In the green, green strip of migratory farms in Queensland, Australia, cattle graze quietly in a repetitive environment around the world.
Examination, however, may reveal that these particular sheep are far more technical than usual.
After one ear, each carries an object the size of a matchbox – a smart, solar-powered tag, connected to a satellite that transmits real-time information to the farmer.
The GPS tells us where the animal is located and in which condition the animal has and that’s all of us system explains the David Smith CEO of SEARS TAG that’s a company whose based on technology
We have a very complex algorithm for things like grazing feeds, so we know how an animal feed works. From there, we can begin to make certain genetic choices.
These tags – which also look for explosions, or chewing gum, levels, and other aspects of health and fitness – are just one way in which the latest technology finds its way into agriculture.
Together, this increasing use of agricultural technology is known as precision farming, and it is a thriving industry. One report suggests that its global value will reach $ 12.9bn (£ 9.1bn) by 2027, with an average annual growth rate of 13% during this period.
Stephen Fagan, COO of the Irish company Mokal, said the technology was helping to improve the agricultural world. It produces a smartphone-connected sensor the size of a pregnant cow’s tail and sends a text message to the farmer when the animal is about to give birth.
This allows the farmer to produce and do other things, and then arrives at the cow on time, rather than waiting with him for long.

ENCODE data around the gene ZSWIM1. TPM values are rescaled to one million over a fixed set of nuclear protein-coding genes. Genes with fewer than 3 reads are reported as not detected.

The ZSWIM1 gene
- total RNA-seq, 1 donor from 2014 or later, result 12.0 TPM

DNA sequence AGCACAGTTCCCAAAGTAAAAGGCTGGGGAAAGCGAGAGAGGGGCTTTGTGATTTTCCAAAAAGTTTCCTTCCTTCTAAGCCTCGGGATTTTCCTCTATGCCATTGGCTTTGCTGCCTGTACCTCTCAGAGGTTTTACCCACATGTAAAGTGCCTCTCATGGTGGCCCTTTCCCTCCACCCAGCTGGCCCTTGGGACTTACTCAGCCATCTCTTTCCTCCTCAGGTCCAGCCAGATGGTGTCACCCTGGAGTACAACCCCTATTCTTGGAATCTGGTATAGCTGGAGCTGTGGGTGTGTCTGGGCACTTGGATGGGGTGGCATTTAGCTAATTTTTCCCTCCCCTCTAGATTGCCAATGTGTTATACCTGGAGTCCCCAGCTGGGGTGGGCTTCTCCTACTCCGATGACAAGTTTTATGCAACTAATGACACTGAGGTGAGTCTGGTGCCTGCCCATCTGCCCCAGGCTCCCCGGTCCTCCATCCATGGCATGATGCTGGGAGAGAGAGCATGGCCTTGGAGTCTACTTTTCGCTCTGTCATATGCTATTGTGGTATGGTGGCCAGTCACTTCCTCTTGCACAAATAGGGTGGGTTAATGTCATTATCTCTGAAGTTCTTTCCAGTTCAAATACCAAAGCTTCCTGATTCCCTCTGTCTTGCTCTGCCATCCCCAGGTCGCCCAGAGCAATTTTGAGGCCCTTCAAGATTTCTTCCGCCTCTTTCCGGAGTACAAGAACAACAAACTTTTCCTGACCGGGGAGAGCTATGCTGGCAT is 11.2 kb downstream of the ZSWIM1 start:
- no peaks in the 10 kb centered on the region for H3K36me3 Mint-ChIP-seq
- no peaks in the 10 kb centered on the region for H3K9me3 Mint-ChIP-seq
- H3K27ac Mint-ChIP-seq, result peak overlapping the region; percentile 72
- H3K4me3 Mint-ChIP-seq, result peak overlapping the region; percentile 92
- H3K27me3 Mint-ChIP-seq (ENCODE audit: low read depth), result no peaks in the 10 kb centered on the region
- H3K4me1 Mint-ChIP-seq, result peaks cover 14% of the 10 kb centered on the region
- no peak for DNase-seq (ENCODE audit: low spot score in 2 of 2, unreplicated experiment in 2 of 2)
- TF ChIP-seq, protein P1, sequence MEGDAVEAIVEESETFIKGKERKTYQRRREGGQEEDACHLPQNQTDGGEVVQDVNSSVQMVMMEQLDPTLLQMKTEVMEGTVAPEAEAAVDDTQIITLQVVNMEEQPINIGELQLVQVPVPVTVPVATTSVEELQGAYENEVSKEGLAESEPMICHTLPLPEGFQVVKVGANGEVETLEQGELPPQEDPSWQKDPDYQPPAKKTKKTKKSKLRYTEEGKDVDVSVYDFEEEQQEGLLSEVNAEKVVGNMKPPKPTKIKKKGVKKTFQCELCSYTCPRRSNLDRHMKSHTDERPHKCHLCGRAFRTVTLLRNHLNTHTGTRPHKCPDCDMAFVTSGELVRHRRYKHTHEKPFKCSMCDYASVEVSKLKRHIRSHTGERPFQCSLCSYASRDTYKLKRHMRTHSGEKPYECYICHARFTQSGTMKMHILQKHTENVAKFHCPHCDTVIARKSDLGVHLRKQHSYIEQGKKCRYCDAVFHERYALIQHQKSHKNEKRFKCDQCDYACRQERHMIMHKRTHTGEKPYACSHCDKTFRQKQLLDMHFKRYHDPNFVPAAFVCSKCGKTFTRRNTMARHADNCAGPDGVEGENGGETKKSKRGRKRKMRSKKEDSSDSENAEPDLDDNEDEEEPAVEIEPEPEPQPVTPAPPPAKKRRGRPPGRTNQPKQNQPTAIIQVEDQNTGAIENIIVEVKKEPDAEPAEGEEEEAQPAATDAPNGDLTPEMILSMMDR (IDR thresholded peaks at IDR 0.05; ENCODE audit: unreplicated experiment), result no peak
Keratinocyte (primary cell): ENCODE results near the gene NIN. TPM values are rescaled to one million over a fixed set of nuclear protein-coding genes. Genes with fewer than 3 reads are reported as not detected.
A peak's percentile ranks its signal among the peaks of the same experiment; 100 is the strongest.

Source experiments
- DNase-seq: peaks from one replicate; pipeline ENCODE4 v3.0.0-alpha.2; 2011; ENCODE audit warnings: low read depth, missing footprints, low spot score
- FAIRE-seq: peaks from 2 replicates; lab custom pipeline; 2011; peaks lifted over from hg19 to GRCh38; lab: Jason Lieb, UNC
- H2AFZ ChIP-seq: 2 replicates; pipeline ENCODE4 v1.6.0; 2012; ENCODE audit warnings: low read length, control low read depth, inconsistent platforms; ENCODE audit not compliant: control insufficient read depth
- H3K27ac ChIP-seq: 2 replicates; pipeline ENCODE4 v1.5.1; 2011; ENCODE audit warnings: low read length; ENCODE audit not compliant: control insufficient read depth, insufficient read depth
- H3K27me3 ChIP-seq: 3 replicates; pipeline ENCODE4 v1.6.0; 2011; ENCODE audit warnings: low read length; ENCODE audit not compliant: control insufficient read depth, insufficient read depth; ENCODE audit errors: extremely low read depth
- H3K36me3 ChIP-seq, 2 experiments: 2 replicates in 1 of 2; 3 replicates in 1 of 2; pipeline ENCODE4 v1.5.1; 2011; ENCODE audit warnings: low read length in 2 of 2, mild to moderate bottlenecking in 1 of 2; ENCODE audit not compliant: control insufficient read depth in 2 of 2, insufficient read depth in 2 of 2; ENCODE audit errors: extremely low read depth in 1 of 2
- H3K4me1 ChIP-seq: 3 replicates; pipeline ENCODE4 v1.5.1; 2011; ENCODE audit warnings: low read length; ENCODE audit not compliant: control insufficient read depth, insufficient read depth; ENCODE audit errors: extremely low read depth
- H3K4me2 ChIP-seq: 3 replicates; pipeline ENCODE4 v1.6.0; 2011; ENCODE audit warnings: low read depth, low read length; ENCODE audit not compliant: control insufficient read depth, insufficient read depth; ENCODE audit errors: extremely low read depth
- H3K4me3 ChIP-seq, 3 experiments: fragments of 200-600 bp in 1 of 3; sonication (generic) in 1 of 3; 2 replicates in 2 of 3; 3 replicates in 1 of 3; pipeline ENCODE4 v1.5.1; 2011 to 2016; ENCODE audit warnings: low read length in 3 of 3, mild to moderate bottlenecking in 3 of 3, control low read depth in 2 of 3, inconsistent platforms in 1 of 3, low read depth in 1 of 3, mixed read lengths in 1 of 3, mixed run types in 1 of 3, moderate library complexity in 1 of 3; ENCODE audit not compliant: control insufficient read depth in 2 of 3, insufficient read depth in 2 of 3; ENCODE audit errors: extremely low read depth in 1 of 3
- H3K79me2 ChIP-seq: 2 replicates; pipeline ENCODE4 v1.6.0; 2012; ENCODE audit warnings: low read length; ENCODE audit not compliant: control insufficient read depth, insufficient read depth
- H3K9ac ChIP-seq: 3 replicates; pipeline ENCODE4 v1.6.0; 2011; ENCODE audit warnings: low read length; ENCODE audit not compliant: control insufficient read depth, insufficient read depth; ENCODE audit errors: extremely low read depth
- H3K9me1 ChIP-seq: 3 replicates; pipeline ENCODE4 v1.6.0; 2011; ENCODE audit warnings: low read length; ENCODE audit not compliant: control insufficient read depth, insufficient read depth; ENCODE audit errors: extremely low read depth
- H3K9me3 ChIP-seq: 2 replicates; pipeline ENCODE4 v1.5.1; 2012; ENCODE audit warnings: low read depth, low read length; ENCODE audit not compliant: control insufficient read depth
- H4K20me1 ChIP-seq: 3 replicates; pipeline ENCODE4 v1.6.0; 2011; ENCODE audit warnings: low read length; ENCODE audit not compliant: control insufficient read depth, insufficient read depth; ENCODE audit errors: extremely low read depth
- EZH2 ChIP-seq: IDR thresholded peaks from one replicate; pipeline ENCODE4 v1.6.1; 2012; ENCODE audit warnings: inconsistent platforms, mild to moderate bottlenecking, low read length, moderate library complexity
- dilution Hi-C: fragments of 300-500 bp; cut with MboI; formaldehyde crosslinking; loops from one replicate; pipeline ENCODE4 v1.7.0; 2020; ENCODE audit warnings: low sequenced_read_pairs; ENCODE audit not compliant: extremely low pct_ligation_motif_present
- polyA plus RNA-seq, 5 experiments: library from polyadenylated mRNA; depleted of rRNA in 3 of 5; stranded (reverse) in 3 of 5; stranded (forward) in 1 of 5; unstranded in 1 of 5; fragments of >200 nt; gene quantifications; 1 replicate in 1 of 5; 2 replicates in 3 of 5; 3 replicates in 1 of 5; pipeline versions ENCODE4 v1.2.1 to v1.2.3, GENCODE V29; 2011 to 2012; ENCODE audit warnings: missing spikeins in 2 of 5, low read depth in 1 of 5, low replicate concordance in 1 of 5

We are learning more than ever about ways to improve farm performance, and then, to maximize profits adds Mr. Fagan.
No one wants to remove a human trait, or the relationships farmers build with their livestock. But on the other hand, if a technological solution can make life much easier by reducing labor time, human error, and common difficulties, then farmers will use that solution without question.
Professor Garish Chaudhary, director of the Distributed Autonomous Systems Laboratory (DASALB) at the University of Illinois at Urbana-Champaign, is leading the study of the impact of technological advances on the future of agriculture.
He says most private farms are nearby. Already, a number of emerging technologies, such as robots that can monitor plant life, have been used in Daslab’s research fields.
The farm will need different types of robots, said Professor Chowdhary. Some of them will be very small … some will be large, perhaps even as large as a composer. There will be an independent system that integrates the team of robots, telling them what they need to do to perform different tasks.
In addition to robots, Prof Chowdhary says drones will be used extensively.
Drones are very good at covering a lot of space, he says. They can go somewhere and spray something, or take a picture, real quick.
Agricultural technology sponsors also point out that these innovations can be used to help a developing country.
TechnoServe, for example, is a US non-profit development organization that uses remote sensing, drone mapping, machine learning, and satellite data, with the aim of increasing mushroom production in the West African nation of Benin.
Cashews account for 8% of the country’s gross domestic product, and TechnoServe helps farmers know where to plant the best and increases the value and quantity of their produce. The organization already has plans to duplicate this work throughout West Africa and Mozambique.
TechnoServe director Dave Hale says they can see cashew farms [sites] with a high level of accuracy.
[Also] with improved agricultural practices, farmers then increase their production and income.
Globally, the coronavirus epidemic, along with empty store shelves in various locks, has raised concerns about food shortages. Some technology firms are turning to technology to help alleviate this fear.